I do know that PDO does not support multiple queries getting executed in one statement. I've been Googleing and found few posts talking about PDO_MYSQL and PDO_MYSQLND.

PDO_MySQL is a more dangerous application than any other traditional MySQL applications. Traditional MySQL allows only a single SQL query. In PDO_MySQL there is no such limitation, but you risk to be injected with multiple queries.

From: Protection against SQL Injection using PDO and Zend Framework (June 2010; by Julian)

It seems like PDO_MYSQL and PDO_MYSQLND do provide support for multiple queries, but I am not able to find more information about them. Were these projects discontinued? Is there any way now to run multiple queries using PDO.

  • 4
    Use SQL transactions. – tereško Oct 13 '13 at 12:27
  • Why would you like to use multiple queries? They aren't transacted, it's just the same as you would execute them one after another. IMHO no pros, only cons. In case of SQLInjection you allow attacker to do whatever he want. – mleko Apr 21 '14 at 12:21
  • It's 2020 now, and PDO does support this - see my answer way down below. – Andris Jul 8 '20 at 21:43

As I know, PDO_MYSQLND replaced PDO_MYSQL in PHP 5.3. Confusing part is that name is still PDO_MYSQL. So now ND is default driver for MySQL+PDO.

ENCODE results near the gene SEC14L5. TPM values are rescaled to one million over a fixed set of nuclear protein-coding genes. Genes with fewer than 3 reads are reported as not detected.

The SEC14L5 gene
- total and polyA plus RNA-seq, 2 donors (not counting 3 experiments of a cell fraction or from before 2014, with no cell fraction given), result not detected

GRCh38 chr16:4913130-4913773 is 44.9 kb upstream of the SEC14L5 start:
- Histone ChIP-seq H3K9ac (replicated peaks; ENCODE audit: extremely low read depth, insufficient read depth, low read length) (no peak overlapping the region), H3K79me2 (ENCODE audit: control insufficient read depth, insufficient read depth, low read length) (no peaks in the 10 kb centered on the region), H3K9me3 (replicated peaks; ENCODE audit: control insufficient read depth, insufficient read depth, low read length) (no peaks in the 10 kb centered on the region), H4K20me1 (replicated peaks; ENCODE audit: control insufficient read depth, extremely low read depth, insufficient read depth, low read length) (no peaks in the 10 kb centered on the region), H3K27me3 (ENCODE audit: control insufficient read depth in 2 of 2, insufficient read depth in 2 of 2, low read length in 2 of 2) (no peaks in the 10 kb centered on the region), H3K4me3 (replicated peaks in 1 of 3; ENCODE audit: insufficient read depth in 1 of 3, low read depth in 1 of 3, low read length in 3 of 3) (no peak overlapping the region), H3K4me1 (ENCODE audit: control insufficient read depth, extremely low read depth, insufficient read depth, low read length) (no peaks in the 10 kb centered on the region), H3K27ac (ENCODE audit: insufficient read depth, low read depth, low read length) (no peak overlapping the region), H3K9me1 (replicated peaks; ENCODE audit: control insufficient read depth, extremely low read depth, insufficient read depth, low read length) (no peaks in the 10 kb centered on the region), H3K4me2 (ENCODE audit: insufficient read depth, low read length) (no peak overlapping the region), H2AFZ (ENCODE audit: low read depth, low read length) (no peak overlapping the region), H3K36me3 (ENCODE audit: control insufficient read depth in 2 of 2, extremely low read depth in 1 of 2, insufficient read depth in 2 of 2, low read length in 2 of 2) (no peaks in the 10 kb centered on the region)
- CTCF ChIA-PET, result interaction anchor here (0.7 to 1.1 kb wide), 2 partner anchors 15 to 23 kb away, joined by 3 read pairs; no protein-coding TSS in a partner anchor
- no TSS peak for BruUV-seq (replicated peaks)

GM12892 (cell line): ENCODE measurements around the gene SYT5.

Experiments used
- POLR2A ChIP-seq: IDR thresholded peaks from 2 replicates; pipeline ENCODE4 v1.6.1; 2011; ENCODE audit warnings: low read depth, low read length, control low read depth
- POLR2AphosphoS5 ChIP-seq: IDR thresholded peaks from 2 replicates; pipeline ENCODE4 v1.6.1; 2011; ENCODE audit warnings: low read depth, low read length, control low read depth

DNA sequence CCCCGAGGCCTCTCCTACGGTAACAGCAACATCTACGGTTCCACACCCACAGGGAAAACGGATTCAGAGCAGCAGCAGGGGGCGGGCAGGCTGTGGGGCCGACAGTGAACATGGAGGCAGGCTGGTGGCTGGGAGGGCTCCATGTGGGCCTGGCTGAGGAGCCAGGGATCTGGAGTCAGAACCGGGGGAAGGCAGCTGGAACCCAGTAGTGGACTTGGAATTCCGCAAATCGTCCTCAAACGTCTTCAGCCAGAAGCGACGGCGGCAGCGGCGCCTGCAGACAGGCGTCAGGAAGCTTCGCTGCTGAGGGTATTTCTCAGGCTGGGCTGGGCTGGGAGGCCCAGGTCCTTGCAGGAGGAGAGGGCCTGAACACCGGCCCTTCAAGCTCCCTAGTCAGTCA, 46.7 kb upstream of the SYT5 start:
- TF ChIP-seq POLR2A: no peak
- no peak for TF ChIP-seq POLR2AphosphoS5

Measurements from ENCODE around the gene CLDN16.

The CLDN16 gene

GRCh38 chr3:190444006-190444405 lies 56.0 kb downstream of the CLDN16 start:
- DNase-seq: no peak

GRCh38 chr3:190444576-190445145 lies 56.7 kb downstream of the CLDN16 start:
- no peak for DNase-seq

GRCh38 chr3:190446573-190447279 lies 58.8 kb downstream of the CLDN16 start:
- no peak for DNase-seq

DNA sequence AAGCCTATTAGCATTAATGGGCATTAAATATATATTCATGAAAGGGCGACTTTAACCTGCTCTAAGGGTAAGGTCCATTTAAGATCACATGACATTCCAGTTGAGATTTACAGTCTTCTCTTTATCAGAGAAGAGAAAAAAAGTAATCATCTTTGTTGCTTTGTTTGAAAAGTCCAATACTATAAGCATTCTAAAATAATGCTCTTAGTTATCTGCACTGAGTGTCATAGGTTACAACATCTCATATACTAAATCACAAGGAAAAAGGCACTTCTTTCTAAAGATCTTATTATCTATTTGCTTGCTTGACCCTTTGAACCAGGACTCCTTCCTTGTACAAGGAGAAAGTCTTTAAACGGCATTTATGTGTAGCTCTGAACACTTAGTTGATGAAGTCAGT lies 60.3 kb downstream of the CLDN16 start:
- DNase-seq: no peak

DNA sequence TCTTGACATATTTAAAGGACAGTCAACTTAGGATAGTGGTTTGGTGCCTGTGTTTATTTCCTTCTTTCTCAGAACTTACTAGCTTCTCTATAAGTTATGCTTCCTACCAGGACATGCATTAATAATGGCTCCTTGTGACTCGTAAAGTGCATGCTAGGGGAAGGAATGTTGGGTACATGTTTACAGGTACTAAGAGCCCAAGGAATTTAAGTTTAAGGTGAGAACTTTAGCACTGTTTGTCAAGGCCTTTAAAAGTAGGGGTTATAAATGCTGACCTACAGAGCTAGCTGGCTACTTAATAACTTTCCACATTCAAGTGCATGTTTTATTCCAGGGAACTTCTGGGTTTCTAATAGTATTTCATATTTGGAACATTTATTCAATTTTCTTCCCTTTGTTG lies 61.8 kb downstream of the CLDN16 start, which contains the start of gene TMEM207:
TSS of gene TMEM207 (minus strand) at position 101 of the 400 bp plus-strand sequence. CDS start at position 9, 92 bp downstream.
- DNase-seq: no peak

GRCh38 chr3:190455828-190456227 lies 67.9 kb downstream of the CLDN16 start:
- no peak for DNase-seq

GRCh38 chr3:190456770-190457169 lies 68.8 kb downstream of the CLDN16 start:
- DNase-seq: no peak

Overall, to execute multiple queries at once you need:

  • PHP 5.3+
  • mysqlnd
  • Emulated prepared statements. Make sure PDO::ATTR_EMULATE_PREPARES is set to 1 (default). Alternatively you can avoid using prepared statements and use $pdo->exec directly.

Using exec

$db = new PDO("mysql:host=localhost;dbname=test", 'root', '');

// works regardless of statements emulation
$db->setAttribute(PDO::ATTR_EMULATE_PREPARES, 0);

$sql = "
INSERT INTO car(name, type) VALUES ('car1', 'coupe'); 
INSERT INTO car(name, type) VALUES ('car2', 'coupe');


Using statements

$db = new PDO("mysql:host=localhost;dbname=test", 'root', '');

// works not with the following set to 0. You can comment this line as 1 is default
$db->setAttribute(PDO::ATTR_EMULATE_PREPARES, 1);

$sql = "
INSERT INTO car(name, type) VALUES ('car1', 'coupe'); 
INSERT INTO car(name, type) VALUES ('car2', 'coupe');

$stmt = $db->prepare($sql);

A note:

When using emulated prepared statements, make sure you have set proper encoding (that reflects actual data encoding) in DSN (available since 5.3.6). Otherwise there can be a slight possibility for SQL injection if some odd encoding is used.

  • 38
    There is nothing wrong with the answer itself. It explains how to execute multiple queries. Your assumption that the answer is flawed comes from the assumption that query contains user-input. There are valid use cases where sending through multiple queries at once can benefit performance. You could suggest using procedures as an alternative answer to this question, but that does not make this answer bad. – Gajus Apr 21 '14 at 11:53
  • 9
    The code in this answer is bad, and promotes some very harmful practices (use of emulation for prepares statements, which make code open to SQL injection vulnerability). Do not use it. – tereško Apr 24 '14 at 19:32
  • 18
    Nothing wrong with this answer, and emulation mode in particular. It is enabled by default in pdo_mysql, and if there were any issue, there already would be thousands of injections. But noone neard of one yet. So it goes. – Your Common Sense Apr 24 '14 at 20:06
  • 3